The information below comes from the statement of deficiencies compiled by health inspectors and provided to AHCJ by the Centers for Medicare and Medicaid Services. It does not include the steps the hospital plans to take to fix the problem, known as a plan of correction. For that information, you should contact the hospital, your state health department or CMS. Accessing the document may require you to file a Freedom of Information Request. Information on doing so is available here.


Based on document review and staff interview it was determined the hospital failed to fully inform an extended care facility of a Carbapenem-resistant Enterobacteriaceae (CRE) bacterial infection in a patient who was sent there in transfer. Additionally, the hospital failed to ensure the extended care facility was provided with a complete explanation of the significance of a CRE infection and the necessary precautions that may be needed to mitigate the spread of this infection to other residents. When receiving facilities are not made fully aware of a multiple drug resistant bacteria in a patients urine can result in the spread of this infection to other patients or staff.

Findings include:

The 2012 Center for disease control guidance for Carbapenem-resistant Enterobacteriaceae states that CRE are a serious threat to public health. Infections with CRE are difficult and in some cases impossible to treat and have been associated with mortality rates up to 50%. CDC infection control recommendations include contact precautions for patients with CRE and whenever possible, dedicated rooms, equipment and staff to CRE patients. The state of West Virginia has recently added CRE as being a reportable infectious disease.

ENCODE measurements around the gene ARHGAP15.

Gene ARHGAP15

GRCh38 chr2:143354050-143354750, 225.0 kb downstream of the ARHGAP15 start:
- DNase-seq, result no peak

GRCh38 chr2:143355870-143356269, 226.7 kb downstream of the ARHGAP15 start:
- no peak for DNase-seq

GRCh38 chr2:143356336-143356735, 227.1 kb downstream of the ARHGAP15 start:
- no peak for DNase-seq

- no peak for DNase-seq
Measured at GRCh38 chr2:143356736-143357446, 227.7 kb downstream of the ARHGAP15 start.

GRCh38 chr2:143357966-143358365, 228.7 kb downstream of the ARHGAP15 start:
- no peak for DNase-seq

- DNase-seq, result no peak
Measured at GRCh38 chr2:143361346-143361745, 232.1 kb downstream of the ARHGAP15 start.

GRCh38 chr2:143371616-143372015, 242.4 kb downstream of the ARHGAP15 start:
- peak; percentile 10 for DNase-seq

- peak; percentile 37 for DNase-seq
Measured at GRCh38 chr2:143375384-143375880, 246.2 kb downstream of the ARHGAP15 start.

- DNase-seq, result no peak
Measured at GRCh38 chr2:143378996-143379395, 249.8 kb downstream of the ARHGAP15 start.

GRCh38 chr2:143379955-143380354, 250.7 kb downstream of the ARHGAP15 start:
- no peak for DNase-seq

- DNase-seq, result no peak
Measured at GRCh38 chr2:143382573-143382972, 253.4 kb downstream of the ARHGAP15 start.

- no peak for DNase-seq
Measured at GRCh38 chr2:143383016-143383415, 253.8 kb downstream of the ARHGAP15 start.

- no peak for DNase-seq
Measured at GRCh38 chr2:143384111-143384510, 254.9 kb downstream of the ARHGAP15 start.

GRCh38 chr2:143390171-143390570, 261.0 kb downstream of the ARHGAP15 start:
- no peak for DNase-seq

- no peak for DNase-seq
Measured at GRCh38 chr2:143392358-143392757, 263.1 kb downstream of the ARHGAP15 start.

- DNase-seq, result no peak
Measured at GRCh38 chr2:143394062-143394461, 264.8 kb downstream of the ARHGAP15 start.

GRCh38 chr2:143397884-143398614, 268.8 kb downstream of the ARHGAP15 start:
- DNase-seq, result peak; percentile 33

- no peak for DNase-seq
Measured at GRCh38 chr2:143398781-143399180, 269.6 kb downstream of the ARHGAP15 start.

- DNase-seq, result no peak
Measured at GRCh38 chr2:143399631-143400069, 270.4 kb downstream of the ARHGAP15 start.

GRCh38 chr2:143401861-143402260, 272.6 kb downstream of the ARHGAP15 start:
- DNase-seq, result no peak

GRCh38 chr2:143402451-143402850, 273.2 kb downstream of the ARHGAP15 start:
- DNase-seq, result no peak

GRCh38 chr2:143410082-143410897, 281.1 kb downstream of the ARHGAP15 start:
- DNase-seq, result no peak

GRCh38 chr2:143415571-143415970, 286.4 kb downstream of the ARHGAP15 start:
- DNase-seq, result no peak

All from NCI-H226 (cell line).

Review of medical record for patient #1 revealed the patient resided in an extended care facility and was sent to the Emergency Department (ED) on 5/30/13 for evaluation and treatment. While in the ED a urinalysis with culture and sensitivity was obtained prior to admission. On 6/2/13 the laboratory reported the urine had [DIAGNOSES REDACTED] (100,000 colonies per milliliter) which was a Carbapenem-resistant Enterobacteriaceae (CRE). The infection preventionist was notified and the patient was placed in strict contact isolation. This urine specimen was sent to an outside laboratory for confirmation of the CRE. The infectious disease physician was consulted and diagnosed the patient with Carbapenem resistant [DIAGNOSES REDACTED].

On 6/6/13 the patient was discharged back to an extended care facility. The medical record lacked evidence the receiving facility was notified the patient had a CRE in the urine and any special infection control measures that were used while the patient was in the hospital. Additionally, the medical record lacked the transfer form that contained the medical information that was sent to the receiving facility upon the patients discharge.

The state agency was able to obtain a copy of this transfer form from the extended care fallibility. The transfer form did not contain any information about the [DIAGNOSES REDACTED] in the urine which was Carbapenem resistant (CRE). Also, there was no information about the patient being in strict isolation while hospitalized .

The Registered Nurse (RN 1), who discharged the patient, was interviewed on 8/21/13 at 0930 hours. He stated he had called the extended care facility about the patient's discharge and told the nurse there the patient had tested positive for a CRE. He agreed there was no documentation in the medical record or transfer form about the CRE in the urine or the patient being in strict isolation while hospitalized .